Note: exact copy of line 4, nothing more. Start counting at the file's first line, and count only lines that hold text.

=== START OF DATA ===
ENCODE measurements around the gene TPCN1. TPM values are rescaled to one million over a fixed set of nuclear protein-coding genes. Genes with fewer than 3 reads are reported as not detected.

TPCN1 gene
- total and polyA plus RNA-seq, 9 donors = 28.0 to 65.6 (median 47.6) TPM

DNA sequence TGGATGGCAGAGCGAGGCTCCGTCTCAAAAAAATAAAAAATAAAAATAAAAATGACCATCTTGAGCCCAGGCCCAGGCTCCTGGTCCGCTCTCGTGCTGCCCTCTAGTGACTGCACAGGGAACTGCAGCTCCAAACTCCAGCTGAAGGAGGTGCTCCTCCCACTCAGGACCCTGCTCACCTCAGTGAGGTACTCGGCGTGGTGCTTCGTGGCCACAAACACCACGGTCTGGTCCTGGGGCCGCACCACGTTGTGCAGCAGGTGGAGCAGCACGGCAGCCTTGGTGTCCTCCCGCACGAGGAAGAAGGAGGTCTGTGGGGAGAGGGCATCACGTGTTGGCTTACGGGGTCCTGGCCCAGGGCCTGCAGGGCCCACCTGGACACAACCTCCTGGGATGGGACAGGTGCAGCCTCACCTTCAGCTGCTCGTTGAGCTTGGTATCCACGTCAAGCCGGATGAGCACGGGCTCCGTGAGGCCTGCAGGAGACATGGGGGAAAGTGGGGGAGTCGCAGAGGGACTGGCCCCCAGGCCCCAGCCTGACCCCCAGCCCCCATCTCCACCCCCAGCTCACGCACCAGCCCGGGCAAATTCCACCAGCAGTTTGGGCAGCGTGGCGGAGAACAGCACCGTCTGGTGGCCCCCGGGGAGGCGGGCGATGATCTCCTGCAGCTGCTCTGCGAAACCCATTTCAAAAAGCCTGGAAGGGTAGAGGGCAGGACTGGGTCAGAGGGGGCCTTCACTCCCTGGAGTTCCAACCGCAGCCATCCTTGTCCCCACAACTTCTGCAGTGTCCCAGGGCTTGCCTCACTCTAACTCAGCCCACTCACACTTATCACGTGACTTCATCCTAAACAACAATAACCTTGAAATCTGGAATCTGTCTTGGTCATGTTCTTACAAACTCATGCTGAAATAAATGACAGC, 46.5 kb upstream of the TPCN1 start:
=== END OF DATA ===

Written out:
DNA sequence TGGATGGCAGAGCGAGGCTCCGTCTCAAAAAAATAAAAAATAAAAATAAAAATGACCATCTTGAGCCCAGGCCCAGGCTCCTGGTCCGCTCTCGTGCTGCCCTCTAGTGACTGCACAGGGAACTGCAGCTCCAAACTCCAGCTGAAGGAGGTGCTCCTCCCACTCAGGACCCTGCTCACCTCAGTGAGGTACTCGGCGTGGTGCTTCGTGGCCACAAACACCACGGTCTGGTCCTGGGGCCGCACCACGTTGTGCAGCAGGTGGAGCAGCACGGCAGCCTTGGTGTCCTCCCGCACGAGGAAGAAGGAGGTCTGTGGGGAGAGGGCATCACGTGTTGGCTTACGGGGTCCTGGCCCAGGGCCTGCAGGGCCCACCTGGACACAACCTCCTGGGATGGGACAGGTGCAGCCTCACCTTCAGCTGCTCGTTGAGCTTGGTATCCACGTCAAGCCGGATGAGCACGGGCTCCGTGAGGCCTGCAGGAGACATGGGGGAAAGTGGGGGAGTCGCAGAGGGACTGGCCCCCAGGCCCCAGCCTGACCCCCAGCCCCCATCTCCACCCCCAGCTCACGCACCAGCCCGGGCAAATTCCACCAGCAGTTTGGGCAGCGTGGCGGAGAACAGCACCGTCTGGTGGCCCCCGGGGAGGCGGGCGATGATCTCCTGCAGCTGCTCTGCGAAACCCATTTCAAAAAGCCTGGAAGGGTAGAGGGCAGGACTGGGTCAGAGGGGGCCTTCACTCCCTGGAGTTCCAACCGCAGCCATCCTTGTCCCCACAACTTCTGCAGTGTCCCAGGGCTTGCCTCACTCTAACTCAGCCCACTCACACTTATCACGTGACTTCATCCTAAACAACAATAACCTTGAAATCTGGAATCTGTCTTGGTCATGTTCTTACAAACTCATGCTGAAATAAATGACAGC, 46.5 kb upstream of the TPCN1 start: